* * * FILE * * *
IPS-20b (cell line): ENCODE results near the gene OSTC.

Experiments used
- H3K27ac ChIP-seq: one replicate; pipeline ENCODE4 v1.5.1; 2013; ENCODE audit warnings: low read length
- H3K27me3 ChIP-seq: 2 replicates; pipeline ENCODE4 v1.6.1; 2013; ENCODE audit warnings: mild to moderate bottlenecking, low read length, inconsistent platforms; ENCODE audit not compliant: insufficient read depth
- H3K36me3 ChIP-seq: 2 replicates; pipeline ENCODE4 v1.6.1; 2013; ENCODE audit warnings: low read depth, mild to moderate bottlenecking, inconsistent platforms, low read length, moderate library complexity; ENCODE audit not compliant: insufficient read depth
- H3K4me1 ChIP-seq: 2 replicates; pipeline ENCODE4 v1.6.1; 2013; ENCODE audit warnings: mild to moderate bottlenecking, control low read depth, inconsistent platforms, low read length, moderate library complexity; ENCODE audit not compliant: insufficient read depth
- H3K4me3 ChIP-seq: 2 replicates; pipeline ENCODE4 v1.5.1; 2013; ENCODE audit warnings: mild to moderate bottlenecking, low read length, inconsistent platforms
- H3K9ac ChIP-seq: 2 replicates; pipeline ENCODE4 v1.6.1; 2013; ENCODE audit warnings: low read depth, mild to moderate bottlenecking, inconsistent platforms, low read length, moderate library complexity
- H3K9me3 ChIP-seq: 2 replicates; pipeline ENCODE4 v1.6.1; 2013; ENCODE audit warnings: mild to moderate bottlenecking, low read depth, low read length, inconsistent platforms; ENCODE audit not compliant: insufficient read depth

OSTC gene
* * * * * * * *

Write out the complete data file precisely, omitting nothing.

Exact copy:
IPS-20b (cell line): ENCODE results near the gene OSTC.

Experiments used
- H3K27ac ChIP-seq: one replicate; pipeline ENCODE4 v1.5.1; 2013; ENCODE audit warnings: low read length
- H3K27me3 ChIP-seq: 2 replicates; pipeline ENCODE4 v1.6.1; 2013; ENCODE audit warnings: mild to moderate bottlenecking, low read length, inconsistent platforms; ENCODE audit not compliant: insufficient read depth
- H3K36me3 ChIP-seq: 2 replicates; pipeline ENCODE4 v1.6.1; 2013; ENCODE audit warnings: low read depth, mild to moderate bottlenecking, inconsistent platforms, low read length, moderate library complexity; ENCODE audit not compliant: insufficient read depth
- H3K4me1 ChIP-seq: 2 replicates; pipeline ENCODE4 v1.6.1; 2013; ENCODE audit warnings: mild to moderate bottlenecking, control low read depth, inconsistent platforms, low read length, moderate library complexity; ENCODE audit not compliant: insufficient read depth
- H3K4me3 ChIP-seq: 2 replicates; pipeline ENCODE4 v1.5.1; 2013; ENCODE audit warnings: mild to moderate bottlenecking, low read length, inconsistent platforms
- H3K9ac ChIP-seq: 2 replicates; pipeline ENCODE4 v1.6.1; 2013; ENCODE audit warnings: low read depth, mild to moderate bottlenecking, inconsistent platforms, low read length, moderate library complexity
- H3K9me3 ChIP-seq: 2 replicates; pipeline ENCODE4 v1.6.1; 2013; ENCODE audit warnings: mild to moderate bottlenecking, low read depth, low read length, inconsistent platforms; ENCODE audit not compliant: insufficient read depth

OSTC gene